Chocolate Desire: The Connection Between Food And Sex

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Do culinary aphrodisiacs actually work? What is the relationship between food and sex?

If you’re looking to get intimate with your partner this Valentine’s Day (or any other random Thursday, for that matter), you may be disappointed to find that taking them out to a fancy dinner and presenting them with hoards of chocolate probably won’t, by itself, have a stunning effect on their sexual desire.

Chocolate: An Aphrodisiac?

Valentine’s Day is known for chocolate – but I’d like to know why. Many people believe that chocolate is an aphrodisiac, but there is virtually no scientific evidence to back this theory up.

While it is true that chocolate does contain chemicals that stimulate pleasure areas in the brain, there haven’t been any studies that support the claim that it enhances a person’s libido.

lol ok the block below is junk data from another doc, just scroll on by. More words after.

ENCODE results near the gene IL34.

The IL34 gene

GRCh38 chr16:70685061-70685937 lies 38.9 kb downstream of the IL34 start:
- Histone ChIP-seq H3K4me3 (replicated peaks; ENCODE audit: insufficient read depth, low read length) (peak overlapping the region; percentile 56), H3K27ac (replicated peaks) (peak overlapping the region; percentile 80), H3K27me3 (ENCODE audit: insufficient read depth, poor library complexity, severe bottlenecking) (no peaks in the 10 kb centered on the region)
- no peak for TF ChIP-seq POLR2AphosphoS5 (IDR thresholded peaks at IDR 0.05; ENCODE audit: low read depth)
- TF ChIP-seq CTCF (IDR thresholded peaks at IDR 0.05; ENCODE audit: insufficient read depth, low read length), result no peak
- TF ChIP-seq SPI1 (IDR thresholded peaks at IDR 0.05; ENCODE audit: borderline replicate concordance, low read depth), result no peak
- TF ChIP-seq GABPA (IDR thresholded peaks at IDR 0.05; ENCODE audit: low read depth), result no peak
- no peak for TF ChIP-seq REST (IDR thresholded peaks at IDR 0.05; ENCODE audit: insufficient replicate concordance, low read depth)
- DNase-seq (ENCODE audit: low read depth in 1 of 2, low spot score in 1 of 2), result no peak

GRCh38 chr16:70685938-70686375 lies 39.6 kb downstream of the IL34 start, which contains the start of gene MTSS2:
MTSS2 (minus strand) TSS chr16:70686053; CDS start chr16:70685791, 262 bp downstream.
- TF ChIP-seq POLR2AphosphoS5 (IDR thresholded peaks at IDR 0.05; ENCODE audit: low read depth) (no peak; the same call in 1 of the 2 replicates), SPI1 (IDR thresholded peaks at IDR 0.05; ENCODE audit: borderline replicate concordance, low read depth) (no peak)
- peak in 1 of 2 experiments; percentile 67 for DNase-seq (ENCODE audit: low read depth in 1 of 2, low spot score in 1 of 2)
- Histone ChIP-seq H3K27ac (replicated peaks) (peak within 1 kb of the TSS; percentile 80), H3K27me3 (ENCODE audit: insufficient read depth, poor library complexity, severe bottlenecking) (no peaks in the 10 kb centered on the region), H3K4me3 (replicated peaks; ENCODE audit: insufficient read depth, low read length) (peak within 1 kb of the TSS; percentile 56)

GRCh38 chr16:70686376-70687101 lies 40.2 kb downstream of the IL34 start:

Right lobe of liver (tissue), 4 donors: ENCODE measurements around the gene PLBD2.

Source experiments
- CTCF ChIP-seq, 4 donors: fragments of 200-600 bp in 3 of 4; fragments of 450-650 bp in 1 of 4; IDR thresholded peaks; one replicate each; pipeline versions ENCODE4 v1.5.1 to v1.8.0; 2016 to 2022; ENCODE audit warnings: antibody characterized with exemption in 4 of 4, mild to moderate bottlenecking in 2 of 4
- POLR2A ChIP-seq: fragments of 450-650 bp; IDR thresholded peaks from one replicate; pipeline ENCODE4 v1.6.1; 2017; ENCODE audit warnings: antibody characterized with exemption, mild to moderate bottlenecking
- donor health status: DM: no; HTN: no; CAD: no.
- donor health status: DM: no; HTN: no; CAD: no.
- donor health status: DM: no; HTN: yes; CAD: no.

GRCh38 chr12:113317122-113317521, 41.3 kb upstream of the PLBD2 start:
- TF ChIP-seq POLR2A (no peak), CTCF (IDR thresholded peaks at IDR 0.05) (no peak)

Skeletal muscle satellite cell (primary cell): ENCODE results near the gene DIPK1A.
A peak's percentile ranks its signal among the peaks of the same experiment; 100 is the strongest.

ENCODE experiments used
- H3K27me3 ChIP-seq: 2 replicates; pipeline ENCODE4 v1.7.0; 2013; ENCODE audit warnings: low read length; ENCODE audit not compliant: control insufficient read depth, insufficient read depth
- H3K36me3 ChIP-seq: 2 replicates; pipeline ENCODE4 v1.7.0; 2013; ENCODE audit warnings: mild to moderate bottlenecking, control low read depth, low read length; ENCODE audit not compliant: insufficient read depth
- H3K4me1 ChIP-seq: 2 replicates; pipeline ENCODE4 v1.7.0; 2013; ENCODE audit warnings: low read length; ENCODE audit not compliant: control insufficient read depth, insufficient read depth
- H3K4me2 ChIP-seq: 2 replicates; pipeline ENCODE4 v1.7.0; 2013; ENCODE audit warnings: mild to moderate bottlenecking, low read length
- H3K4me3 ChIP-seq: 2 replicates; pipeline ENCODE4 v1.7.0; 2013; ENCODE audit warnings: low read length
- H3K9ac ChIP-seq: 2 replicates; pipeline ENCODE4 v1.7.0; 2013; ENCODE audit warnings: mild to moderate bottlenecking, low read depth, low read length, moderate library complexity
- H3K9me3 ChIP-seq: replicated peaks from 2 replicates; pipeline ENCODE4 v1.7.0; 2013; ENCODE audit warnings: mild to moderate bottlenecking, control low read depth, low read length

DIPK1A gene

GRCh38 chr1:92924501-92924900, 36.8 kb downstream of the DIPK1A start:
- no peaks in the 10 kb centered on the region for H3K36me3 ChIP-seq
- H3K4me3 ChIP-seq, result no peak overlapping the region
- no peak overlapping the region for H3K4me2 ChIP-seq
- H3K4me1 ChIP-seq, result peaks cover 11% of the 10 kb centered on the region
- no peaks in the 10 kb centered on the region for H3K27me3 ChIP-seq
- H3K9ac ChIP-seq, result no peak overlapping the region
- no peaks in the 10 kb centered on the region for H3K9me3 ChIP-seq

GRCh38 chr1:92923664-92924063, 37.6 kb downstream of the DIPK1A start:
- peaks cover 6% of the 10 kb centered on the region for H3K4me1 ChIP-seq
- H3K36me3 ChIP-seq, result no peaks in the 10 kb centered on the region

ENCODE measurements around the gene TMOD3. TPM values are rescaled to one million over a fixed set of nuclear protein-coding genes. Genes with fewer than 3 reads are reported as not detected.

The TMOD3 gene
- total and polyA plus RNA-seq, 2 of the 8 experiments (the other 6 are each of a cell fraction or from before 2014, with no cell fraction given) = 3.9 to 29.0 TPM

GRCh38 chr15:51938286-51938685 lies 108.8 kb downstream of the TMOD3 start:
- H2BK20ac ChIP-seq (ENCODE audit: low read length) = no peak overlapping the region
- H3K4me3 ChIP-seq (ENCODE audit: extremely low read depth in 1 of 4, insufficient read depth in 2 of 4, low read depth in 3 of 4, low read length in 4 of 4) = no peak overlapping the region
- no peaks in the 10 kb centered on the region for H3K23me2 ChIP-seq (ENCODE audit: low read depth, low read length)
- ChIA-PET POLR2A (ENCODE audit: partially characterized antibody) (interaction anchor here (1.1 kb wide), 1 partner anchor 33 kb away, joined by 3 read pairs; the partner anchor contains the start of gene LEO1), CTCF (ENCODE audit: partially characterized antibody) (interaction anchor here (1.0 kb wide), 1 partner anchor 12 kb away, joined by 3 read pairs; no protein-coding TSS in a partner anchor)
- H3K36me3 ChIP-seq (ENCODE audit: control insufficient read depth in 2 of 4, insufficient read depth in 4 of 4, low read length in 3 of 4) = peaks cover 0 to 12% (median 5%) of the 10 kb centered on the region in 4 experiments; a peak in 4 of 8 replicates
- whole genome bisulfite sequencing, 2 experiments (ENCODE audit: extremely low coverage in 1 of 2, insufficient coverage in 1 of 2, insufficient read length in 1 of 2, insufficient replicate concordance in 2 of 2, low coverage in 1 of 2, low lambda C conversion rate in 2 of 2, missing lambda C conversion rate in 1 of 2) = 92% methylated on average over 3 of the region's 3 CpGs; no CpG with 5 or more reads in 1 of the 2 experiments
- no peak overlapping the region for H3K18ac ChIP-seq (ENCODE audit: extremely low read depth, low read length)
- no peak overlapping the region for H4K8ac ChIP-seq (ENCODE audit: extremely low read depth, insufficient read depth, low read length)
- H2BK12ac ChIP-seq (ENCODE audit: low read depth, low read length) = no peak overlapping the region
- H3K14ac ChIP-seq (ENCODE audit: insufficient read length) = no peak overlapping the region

If you’re looking for some sort of “quick fix” to get you or your partner’s sexual desire rising, you’re going to have a tough time finding it.

LiveScience.com has a great article on the top 10 “aphrodisiacs,” revealing myths about foods and substances. According to these authors, the truest aphrodisiac is respect: “the most meaningful sexual relationships begin with respect.”

I’m not sure that ranks as an aphrodisiac, but it’s a great thought that, in my opinion, is too often forgotten in our generation.

Samantha Seeger

is a recent graduate of Indiana University with an undergrad degree in Gender Studies and a double minor in Psychology and Human Sexuality.
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